Soon after natural childbirth started to become more mainstream, the push back happened. There were the arguments about, “What is NATURAL birth anyway? ALL birth is natural. NO birth is natural. You don’t get any gold stars for having a natural birth.”

Natural childbirth almost seems like a dirty word in the birth community these days. With all the different childbirth courses coming out, very few focus on natural childbirth anymore.

But I still believe in natural childbirth. I still hear the stories. I still witness the pride of those who were able to achieve their goals. I still witness the pain of those who didn’t. It sucks to try as hard as you can at something and not have the outcome you want. Believe me. I’ve experienced that plenty. It really really sucks.

But I still believe natural childbirth is super empowering. And I’ve been told that other types of births are too. I don’t doubt that, but I’ve never experienced it.

I still believe natural childbirth is a worthy goal. I still believe it is okay to WANT one. I still believe it is okay to try for one. I still believe that it is cool to be proud of yourself for achieving one. And I believe it is okay to consider it one of your greatest achievements in life.

I still believe it is okay to believe that natural childbirth is a better way to give birth. I also believe it is okay to disagree with that idea. Natural childbirth is better for me. Epidural births are better for most other people I know.

Some people believe that running is better than yoga. Some people believe that yoga is better than running. Some people believe that brownies are better than ice cream. But what I find absurd is that natural childbirth seems to have so much more opposition if anyone dares be proud of it or even believe it is a better way to give birth. No one has ever tried to demean or insult me for having run 5K’s, 10K’s, or half-marathons, but they certainly have tried to about my natural childbirths.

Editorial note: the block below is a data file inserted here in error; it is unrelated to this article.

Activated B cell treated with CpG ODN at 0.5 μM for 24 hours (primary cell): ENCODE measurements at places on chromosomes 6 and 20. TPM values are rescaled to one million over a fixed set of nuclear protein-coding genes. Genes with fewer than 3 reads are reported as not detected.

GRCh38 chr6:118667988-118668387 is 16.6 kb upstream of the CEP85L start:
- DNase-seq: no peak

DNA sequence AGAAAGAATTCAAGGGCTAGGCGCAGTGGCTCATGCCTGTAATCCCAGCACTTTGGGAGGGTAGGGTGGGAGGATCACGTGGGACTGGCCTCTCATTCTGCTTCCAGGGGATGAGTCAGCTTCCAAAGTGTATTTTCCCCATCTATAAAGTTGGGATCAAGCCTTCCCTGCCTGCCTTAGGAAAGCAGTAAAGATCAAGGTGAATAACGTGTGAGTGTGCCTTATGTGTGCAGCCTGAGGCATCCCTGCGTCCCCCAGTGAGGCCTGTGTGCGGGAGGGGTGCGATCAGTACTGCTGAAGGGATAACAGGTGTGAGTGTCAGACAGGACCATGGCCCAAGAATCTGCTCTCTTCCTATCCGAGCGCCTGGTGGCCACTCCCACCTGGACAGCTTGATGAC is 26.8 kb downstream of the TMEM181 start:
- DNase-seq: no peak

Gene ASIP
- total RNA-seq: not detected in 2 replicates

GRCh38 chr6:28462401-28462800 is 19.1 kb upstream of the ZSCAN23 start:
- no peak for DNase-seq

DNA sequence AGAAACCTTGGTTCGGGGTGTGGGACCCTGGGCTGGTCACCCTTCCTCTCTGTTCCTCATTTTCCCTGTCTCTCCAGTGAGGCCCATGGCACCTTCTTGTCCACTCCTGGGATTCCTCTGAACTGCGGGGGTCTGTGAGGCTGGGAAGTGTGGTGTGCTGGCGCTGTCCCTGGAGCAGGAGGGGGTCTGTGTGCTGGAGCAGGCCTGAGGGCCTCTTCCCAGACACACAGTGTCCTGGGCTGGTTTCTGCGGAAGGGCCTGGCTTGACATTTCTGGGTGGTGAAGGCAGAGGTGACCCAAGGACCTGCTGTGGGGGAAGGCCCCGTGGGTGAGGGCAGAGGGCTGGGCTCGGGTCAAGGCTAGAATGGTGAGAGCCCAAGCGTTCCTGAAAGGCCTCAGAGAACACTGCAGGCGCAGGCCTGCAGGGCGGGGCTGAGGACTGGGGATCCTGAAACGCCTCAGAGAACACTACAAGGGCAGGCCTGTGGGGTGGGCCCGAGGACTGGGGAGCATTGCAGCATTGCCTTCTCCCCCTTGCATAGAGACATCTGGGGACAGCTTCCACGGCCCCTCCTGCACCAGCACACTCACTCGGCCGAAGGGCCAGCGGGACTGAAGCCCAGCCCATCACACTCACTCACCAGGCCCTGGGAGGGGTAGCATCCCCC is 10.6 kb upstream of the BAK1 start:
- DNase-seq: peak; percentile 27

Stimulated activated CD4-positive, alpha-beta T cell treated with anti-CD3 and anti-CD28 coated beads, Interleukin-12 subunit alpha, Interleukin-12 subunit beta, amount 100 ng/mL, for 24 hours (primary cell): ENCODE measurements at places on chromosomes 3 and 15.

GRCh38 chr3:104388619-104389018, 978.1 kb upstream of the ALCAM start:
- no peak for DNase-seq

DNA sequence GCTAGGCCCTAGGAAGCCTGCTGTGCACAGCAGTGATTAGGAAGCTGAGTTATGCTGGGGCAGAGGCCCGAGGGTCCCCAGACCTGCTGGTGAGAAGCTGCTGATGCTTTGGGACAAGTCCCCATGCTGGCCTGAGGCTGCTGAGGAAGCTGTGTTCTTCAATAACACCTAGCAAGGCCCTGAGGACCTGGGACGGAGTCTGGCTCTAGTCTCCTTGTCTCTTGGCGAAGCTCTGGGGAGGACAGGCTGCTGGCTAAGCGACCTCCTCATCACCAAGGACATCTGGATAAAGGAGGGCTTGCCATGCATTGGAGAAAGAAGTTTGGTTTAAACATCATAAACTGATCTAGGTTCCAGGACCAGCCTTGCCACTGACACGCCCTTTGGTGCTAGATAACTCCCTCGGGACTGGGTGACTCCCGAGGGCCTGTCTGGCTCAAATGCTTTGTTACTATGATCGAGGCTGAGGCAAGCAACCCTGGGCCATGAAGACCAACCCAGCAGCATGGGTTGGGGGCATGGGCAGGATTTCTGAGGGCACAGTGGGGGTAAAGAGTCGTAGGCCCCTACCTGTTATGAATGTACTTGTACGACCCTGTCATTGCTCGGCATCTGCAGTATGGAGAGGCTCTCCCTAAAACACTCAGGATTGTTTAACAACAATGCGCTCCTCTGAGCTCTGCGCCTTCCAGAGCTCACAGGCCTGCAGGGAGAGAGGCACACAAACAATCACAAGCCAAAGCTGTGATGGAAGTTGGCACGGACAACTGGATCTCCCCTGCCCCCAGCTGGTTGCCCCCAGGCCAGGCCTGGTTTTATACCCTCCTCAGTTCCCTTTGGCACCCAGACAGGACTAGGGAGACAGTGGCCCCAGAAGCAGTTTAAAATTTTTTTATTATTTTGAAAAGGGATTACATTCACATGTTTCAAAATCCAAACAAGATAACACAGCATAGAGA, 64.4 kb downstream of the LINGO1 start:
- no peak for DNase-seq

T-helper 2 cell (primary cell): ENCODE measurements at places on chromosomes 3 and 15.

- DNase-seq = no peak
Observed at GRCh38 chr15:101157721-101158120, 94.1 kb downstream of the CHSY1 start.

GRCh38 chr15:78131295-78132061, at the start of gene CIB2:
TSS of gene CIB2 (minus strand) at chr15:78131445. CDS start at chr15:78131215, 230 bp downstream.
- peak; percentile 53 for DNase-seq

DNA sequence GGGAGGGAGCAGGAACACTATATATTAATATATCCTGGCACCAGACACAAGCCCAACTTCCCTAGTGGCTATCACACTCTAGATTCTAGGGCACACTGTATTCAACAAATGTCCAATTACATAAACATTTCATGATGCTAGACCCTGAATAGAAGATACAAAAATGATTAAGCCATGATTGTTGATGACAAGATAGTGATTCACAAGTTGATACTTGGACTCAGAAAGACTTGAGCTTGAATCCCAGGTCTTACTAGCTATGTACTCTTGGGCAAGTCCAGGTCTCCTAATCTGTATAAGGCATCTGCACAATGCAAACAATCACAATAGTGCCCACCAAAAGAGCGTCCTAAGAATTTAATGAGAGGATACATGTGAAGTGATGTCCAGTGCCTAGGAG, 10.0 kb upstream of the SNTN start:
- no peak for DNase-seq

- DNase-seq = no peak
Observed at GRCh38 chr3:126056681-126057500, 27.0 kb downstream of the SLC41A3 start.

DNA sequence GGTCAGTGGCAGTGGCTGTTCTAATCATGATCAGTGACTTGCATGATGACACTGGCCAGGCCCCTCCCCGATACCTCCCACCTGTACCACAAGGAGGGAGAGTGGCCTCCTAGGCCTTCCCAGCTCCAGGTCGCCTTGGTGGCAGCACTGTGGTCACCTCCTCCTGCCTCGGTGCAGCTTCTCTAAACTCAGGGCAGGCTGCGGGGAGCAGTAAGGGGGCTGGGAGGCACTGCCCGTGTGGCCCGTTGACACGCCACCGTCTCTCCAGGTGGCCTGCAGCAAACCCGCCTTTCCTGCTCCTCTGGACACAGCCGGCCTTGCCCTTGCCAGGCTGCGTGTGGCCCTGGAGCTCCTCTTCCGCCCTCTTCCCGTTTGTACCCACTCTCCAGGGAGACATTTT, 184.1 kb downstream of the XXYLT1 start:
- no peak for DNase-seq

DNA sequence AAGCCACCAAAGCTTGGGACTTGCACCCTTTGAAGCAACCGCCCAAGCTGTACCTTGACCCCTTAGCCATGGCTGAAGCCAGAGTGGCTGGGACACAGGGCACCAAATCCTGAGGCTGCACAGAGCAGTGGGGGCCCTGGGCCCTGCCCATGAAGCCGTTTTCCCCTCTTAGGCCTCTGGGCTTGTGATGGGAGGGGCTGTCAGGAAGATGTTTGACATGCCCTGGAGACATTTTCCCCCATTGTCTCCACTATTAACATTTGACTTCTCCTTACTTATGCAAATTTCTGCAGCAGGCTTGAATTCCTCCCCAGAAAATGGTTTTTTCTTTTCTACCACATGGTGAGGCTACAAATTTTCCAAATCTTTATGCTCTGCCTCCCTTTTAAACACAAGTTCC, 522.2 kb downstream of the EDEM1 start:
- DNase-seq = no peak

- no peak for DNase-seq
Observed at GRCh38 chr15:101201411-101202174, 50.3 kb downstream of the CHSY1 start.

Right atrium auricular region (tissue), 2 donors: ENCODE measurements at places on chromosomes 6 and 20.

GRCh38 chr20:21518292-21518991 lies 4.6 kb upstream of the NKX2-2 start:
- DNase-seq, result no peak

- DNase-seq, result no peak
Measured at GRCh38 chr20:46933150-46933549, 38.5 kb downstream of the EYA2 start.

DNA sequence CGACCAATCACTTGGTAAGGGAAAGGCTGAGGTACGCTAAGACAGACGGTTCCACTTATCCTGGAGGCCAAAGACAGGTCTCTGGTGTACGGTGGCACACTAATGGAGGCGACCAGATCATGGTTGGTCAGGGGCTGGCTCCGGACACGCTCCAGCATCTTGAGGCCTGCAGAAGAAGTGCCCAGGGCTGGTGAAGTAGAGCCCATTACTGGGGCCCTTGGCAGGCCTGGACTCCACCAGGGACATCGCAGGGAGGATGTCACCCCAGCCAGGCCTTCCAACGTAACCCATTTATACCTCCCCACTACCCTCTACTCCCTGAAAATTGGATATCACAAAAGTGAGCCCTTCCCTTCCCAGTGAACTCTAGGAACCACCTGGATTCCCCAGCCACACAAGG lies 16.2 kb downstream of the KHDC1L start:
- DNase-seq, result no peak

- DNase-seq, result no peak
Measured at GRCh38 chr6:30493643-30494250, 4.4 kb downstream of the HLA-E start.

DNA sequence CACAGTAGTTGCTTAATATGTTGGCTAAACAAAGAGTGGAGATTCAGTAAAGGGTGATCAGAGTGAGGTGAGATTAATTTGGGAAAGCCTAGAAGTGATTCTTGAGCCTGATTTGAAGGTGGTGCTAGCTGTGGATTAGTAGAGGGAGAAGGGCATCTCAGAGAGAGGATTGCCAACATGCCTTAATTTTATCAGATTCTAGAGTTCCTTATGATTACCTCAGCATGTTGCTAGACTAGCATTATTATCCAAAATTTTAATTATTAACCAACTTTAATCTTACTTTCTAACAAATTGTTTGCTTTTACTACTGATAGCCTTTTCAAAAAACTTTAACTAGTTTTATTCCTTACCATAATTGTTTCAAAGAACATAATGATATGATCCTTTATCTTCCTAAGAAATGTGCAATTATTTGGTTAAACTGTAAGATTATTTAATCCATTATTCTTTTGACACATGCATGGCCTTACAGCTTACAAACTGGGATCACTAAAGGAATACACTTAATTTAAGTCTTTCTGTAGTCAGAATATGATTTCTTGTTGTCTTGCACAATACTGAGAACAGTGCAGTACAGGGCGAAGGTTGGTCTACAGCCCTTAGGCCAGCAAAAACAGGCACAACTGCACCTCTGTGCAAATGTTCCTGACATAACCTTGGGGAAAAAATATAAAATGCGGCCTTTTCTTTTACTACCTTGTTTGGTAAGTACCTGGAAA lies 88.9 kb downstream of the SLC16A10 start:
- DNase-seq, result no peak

The thing is, I am super secure in my decision to have tried for that goal. I don’t regret having tried. I think it is a goal worth working toward. People can try all they want to make me feel bad about it, but I don’t regret it one single bit.

And the funny thing about being a doula is that there is this idea that doulas aren’t really supposed to have opinions about things. But that’s not really true. We doulas are human. We’re going to have opinions about things. But what we really don’t have opinions about is how YOU should give birth. We can’t say what is right for YOU. It is deeply personal, just like my desire to have natural childbirths.

My belief in the awesomeness of natural childbirth does not mean that I think you or anyone else SHOULD have one. It just means that if YOU want one, you better believe I will be one of the very few people you know who:

1. Has had one myself

2. Won’t think you are crazy for wanting one

3. Won’t be one of the ones to say “just get the epidural.”

My job as a doula is to be the one person who doesn’t tell you what to do. I’ll present options and act as a sounding board, but I won’t tell you what you should do. I try really hard to help people learn to trust their own instincts. They are the ones that have to live with the memories and consequences of their decisions. Not me.

But man. I still believe in natural childbirth. There is just something about it. And if that is a goal you have for your upcoming birth, you’re not crazy for wanting to try. It really is pretty awesome.